2. One has to ask: Under the current system, what is the – fair – appraised value of a house in a neighborhood where houses do not sell?

  3. Credit default swaps (cds) were at the heart of the wall street melt down. Made illegal about a hundred years ago because they brought wall street to its knees, they were made legal again 8 years ago under the guise that ” wall street is smart enough and they can handle their own business”. Go to cbs.com and see the story “60 minutes” did on it last night. You will be shocked and sickened

  4. The Boise Picayune
    Oct 28, 2008, 5:34 am

    “While still Governor of New York, Eliot Spitzer wrote an article that was published in the Washington Post on February 14, 2008.

    The article is titled
    Predatory Lenders’ Partner in Crime: How the Bush Administration Stopped the States From Stepping In to Help Consumers

    Spitzer concludes

    When history tells the story of the subprime lending crisis and recounts its devastating effects on the lives of so many innocent homeowners, the Bush administration will not be judged favorably. The tale is still unfolding, but when the dust settles, it will be judged as a willing accomplice to the lenders who went to any lengths in their quest for profits. So willing, in fact, that it used the power of the federal government in an unprecedented assault on state legislatures, as well as on state attorneys general and anyone else on the side of consumers.”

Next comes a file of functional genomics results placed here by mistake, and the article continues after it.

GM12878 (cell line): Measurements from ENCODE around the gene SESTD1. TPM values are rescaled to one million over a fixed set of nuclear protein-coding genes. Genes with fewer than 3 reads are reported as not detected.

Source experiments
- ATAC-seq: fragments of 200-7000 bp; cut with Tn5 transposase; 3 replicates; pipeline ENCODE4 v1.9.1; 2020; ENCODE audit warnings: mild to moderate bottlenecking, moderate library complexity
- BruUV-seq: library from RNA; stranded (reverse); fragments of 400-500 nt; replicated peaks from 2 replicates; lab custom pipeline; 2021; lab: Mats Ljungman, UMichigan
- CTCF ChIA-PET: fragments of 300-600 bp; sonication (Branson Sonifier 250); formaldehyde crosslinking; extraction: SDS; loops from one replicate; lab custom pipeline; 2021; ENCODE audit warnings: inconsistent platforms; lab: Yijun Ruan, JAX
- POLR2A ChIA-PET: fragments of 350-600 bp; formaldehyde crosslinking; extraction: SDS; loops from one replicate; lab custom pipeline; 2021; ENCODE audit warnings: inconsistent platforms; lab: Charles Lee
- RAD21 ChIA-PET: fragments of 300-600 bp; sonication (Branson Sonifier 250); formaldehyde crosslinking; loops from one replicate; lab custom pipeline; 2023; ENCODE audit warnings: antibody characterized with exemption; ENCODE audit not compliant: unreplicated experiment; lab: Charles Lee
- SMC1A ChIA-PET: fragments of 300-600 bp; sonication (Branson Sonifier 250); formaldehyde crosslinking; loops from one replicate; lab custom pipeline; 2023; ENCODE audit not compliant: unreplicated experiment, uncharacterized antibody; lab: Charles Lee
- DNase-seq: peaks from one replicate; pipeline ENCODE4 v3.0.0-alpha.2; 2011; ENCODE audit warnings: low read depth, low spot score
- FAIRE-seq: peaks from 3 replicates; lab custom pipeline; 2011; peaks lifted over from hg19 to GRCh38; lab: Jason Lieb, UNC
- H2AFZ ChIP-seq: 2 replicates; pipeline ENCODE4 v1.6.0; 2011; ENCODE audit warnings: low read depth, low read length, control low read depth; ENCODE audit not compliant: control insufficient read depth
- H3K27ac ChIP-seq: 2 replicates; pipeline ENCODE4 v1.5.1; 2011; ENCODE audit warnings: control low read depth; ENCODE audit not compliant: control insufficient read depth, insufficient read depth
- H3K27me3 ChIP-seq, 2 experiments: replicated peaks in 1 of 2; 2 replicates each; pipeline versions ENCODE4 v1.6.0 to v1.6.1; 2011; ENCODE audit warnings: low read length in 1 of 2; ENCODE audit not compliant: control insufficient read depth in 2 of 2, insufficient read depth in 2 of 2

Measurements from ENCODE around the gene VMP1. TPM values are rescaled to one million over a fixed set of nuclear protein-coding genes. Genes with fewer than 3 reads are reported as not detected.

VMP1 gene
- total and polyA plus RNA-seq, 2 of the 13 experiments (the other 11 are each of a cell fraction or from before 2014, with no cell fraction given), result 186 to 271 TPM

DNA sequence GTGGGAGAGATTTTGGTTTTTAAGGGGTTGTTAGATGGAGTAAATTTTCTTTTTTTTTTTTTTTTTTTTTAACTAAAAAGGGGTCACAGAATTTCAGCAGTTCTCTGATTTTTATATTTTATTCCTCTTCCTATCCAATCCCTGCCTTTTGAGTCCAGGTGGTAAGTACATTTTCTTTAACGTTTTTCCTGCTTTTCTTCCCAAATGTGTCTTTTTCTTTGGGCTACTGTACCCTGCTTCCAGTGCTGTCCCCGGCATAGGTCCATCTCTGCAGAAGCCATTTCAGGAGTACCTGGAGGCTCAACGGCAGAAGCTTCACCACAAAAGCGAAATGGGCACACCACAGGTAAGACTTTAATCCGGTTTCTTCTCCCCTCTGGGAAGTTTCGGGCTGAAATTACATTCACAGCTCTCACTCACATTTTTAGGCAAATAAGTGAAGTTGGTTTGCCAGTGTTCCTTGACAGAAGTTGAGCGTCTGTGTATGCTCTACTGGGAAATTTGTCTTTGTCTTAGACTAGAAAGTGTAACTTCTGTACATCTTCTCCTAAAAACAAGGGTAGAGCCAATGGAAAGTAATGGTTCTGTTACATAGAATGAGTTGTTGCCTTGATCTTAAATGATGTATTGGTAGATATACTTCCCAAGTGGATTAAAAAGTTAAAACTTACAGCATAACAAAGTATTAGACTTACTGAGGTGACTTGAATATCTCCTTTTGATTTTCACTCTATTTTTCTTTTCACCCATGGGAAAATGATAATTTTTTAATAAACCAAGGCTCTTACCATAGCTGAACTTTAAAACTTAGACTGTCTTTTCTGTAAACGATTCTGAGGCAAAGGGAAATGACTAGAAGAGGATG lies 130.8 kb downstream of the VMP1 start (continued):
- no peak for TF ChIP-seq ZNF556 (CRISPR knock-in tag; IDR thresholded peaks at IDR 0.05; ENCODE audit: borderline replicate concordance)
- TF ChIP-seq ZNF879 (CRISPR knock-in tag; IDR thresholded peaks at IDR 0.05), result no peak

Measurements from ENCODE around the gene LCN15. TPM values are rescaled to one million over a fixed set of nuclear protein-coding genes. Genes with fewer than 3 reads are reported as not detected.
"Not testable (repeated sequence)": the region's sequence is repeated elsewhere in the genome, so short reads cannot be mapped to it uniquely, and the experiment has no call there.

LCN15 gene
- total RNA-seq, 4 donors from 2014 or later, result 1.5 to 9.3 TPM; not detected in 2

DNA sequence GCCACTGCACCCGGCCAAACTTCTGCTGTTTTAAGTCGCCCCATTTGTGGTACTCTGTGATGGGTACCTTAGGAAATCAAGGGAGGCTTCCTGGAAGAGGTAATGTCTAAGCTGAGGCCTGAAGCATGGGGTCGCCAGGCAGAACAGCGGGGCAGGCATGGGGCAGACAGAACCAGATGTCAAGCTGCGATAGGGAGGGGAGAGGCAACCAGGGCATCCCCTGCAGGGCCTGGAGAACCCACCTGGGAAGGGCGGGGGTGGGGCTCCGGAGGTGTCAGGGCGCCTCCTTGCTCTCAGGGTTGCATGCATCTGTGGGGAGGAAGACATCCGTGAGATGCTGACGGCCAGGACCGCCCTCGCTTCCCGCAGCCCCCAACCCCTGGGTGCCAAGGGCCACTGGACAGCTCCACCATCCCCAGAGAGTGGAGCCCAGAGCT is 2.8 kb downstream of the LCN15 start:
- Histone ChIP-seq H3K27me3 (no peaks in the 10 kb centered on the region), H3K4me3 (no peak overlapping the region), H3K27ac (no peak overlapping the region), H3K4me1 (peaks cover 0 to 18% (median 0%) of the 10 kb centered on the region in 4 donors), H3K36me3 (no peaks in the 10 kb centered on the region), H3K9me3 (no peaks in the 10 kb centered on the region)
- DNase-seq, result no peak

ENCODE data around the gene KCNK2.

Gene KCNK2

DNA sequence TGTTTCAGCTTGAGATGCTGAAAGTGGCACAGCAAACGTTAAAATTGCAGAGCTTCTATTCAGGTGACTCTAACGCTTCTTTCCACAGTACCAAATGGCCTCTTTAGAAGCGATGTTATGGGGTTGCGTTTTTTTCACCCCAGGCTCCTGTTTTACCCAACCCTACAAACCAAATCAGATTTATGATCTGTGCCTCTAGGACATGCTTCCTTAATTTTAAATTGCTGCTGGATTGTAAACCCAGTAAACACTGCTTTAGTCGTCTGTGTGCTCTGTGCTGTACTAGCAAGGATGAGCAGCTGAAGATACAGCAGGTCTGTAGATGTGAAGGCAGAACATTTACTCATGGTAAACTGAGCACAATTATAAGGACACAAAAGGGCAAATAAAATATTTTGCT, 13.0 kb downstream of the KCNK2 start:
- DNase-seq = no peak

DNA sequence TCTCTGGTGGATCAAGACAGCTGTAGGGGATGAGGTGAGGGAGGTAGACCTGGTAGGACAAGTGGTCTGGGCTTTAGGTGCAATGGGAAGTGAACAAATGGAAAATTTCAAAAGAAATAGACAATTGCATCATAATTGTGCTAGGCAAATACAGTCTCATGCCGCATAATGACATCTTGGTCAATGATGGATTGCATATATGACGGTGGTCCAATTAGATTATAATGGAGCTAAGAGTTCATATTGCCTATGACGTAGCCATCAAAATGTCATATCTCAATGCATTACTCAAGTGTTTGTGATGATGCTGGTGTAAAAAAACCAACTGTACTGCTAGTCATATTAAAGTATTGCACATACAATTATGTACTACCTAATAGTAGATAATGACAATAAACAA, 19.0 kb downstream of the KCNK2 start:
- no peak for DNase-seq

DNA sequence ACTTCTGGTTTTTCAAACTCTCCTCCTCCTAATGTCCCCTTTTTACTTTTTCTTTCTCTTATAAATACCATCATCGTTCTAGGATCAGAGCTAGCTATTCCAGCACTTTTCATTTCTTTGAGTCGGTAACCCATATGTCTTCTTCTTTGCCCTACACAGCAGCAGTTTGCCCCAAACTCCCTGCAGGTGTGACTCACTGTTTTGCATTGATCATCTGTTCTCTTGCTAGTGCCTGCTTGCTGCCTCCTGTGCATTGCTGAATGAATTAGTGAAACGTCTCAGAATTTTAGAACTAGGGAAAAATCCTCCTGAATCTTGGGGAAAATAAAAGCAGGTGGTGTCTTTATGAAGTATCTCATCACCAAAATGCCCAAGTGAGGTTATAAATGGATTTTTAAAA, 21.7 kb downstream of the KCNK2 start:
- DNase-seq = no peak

5. It will be interesting to see how Bob McQuade’s bunch will evaluate property prices this year. I appealed mine last year, successfully in part because of 3 mistakes the so called appraiser had made. Rather than admit they were wrong, they used comps from another city 6 miles away from my house. I used comps from land within 1/4 mile.

    It is astonishing that adjacent properties land values are valued differently. One would think an acre is an acre is an acre or a gleek of an acre is a gleek of and acre is a gleek of an acre.

    Part of the problem is that the engines of government are fueled by the property tax. The higher the property values, the higher the taxes, I think McQuade feels he’s doing the cities/county/ACHD/etc a service. During the appeals process, people were arguing that adjacent houses had sold for 50-80,000 less than their houses were valued by the “appraisers” of the county. They were told that was the wrong year. This year should see a huge decrease in valuations if the process is done accurately.